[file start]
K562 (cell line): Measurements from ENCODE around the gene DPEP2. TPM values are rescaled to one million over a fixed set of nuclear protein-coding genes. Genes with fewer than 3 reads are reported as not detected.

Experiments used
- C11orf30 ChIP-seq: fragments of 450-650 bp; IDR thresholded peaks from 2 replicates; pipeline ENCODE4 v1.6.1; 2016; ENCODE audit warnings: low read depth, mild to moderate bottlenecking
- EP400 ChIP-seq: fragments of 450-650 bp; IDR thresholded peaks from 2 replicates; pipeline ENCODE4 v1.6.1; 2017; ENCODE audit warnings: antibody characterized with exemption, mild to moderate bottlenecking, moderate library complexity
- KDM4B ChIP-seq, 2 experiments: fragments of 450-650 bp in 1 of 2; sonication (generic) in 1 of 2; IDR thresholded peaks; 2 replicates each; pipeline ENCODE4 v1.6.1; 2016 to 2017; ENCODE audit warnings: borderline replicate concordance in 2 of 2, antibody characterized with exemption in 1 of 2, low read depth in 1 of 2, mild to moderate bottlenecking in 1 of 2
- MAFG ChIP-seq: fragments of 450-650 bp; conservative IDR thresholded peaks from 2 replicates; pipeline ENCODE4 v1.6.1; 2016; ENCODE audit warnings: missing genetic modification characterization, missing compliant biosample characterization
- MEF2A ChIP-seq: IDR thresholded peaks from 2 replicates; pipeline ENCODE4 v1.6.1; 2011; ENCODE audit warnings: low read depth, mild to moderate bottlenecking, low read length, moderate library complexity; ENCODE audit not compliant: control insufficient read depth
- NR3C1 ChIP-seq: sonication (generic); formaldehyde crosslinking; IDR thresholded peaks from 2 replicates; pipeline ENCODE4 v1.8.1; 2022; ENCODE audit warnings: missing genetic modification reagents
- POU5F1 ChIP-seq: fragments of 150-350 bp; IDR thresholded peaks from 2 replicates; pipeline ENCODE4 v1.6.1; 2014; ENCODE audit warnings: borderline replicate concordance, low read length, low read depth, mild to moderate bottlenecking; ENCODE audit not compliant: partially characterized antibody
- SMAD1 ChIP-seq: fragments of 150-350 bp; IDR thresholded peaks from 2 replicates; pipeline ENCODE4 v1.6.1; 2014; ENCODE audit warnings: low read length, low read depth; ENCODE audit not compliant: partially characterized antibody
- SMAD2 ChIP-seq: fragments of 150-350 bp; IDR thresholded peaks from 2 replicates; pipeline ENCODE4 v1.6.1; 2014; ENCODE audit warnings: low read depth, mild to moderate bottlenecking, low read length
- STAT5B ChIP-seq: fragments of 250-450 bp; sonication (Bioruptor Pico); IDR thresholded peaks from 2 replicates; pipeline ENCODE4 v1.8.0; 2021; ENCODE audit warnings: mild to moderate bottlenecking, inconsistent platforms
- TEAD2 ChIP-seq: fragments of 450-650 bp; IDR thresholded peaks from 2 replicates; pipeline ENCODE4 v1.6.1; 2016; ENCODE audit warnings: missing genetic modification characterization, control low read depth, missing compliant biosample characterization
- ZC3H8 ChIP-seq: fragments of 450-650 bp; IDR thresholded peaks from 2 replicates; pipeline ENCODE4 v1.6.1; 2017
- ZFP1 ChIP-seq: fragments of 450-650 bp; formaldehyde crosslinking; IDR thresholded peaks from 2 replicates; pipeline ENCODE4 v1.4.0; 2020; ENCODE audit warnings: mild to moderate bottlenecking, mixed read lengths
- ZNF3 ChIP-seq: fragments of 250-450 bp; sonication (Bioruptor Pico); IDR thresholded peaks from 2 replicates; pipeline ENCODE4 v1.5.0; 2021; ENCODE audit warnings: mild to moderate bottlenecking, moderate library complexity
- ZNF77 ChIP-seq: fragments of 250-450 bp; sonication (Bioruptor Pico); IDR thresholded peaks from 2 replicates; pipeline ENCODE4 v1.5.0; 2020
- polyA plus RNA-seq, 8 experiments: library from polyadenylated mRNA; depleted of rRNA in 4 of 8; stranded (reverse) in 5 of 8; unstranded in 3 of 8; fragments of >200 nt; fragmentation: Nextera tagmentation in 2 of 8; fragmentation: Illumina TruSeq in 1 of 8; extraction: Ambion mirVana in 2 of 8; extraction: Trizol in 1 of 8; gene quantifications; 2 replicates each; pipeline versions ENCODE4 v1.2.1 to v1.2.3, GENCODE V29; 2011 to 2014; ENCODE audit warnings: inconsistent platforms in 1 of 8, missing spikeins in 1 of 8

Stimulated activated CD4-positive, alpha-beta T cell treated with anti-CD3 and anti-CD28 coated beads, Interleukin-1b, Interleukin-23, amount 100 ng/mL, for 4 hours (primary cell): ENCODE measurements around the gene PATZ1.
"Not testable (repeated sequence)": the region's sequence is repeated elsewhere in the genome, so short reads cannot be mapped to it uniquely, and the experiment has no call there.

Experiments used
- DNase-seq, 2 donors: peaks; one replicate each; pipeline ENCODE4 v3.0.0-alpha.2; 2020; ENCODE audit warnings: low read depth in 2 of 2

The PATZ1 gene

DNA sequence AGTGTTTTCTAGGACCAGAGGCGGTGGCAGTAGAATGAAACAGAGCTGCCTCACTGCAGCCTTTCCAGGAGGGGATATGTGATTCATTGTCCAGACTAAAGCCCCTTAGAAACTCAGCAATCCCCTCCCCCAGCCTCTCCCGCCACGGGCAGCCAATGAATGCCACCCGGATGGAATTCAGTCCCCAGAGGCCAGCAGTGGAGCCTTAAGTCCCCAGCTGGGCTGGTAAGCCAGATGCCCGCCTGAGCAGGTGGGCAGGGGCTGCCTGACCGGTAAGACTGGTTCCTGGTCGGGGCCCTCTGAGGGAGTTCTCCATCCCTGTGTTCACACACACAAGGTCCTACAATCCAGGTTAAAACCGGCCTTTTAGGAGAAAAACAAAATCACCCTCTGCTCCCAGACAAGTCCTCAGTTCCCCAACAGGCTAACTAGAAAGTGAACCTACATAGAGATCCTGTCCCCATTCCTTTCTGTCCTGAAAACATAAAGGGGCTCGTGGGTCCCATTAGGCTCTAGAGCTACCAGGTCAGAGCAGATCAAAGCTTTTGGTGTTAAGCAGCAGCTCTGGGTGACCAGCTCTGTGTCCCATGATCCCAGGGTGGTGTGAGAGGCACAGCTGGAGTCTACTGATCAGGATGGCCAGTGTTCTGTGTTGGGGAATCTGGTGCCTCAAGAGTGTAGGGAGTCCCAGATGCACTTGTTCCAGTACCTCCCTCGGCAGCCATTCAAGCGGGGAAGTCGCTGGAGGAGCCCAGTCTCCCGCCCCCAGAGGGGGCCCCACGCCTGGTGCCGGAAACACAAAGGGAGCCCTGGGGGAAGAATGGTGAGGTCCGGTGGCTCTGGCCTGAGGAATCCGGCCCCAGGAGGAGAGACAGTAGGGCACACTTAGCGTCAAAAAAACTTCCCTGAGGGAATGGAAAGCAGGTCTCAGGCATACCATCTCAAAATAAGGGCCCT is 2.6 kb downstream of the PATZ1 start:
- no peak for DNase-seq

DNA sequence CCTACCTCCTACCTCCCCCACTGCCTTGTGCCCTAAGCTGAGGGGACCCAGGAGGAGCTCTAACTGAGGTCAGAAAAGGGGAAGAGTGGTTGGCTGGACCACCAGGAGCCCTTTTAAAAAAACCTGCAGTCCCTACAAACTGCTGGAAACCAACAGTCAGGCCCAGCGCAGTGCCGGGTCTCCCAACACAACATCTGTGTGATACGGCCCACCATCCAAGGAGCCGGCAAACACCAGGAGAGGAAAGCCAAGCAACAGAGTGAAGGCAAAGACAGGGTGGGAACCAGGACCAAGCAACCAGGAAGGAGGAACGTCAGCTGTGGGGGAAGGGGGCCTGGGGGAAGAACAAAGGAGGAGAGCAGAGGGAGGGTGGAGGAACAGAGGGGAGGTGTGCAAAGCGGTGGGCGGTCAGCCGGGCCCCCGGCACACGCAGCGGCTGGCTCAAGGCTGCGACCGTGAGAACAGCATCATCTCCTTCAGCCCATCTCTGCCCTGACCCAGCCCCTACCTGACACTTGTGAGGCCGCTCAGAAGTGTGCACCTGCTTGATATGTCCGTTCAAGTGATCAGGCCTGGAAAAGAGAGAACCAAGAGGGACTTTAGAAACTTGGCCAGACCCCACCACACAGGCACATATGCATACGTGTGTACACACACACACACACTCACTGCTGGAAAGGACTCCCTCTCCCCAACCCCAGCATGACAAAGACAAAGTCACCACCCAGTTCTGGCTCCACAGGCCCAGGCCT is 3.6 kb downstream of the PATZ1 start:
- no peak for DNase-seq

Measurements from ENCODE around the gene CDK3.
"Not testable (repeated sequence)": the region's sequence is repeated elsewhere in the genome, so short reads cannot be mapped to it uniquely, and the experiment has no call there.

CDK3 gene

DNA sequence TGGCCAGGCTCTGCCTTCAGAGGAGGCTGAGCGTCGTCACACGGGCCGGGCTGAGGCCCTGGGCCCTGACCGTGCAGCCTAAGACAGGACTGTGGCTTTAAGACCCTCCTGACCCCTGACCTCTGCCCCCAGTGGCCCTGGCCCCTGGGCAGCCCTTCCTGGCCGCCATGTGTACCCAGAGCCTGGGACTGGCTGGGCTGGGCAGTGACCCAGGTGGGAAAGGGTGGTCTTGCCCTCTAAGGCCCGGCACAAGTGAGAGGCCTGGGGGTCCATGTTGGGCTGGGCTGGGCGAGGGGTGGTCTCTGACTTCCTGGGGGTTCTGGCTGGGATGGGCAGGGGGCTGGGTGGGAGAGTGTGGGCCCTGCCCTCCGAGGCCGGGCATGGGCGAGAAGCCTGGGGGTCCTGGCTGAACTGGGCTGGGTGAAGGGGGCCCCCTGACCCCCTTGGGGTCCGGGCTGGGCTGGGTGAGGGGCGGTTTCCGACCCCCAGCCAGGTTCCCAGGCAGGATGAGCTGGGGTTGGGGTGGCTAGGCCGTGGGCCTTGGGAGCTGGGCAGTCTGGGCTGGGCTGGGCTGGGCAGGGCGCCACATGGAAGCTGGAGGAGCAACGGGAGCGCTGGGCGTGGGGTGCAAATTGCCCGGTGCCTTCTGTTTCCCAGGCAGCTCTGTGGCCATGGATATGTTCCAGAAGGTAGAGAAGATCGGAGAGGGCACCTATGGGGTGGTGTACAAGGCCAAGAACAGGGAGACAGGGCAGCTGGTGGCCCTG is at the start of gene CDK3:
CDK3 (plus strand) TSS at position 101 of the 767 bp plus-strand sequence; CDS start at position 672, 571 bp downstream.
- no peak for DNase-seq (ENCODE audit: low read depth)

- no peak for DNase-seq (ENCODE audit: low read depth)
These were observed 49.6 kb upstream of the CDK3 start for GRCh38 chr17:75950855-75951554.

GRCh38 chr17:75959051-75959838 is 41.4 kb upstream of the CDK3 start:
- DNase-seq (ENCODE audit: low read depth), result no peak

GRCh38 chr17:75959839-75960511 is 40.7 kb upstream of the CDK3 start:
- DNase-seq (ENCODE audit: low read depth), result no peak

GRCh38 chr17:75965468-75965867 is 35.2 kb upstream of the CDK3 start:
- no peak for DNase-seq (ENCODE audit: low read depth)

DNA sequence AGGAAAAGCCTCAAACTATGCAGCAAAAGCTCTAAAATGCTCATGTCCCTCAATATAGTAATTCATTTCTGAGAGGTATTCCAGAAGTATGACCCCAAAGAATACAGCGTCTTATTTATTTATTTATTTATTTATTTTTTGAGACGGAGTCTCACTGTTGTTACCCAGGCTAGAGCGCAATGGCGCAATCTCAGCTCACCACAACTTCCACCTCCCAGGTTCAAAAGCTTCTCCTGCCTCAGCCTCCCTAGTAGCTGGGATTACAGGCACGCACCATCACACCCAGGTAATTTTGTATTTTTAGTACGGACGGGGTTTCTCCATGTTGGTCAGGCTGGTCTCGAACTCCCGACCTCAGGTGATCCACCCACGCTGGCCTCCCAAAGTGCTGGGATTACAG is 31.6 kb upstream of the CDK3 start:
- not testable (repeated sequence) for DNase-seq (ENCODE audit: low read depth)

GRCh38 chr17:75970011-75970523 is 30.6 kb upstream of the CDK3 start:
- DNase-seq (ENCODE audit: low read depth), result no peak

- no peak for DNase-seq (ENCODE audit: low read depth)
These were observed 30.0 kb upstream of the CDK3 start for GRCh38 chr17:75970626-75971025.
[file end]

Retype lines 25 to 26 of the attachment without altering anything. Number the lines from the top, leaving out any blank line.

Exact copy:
- no peak for DNase-seq

DNA sequence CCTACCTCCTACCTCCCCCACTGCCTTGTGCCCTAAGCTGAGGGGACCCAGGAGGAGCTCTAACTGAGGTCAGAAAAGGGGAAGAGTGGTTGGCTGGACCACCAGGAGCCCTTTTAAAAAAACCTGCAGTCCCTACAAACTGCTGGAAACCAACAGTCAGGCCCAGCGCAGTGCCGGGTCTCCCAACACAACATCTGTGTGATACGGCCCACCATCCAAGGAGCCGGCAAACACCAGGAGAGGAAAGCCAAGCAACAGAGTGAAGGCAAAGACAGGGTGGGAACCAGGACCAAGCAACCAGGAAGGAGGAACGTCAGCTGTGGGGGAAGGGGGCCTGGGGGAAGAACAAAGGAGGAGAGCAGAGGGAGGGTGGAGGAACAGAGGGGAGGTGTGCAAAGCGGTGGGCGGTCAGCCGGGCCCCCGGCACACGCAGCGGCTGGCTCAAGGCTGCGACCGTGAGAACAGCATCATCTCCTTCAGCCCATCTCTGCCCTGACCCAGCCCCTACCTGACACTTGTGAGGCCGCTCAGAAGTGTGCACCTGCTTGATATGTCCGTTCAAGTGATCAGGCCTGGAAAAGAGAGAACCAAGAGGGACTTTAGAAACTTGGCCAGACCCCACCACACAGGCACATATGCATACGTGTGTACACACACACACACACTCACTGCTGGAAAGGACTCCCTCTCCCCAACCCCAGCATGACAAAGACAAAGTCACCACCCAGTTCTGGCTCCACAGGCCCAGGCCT is 3.6 kb downstream of the PATZ1 start: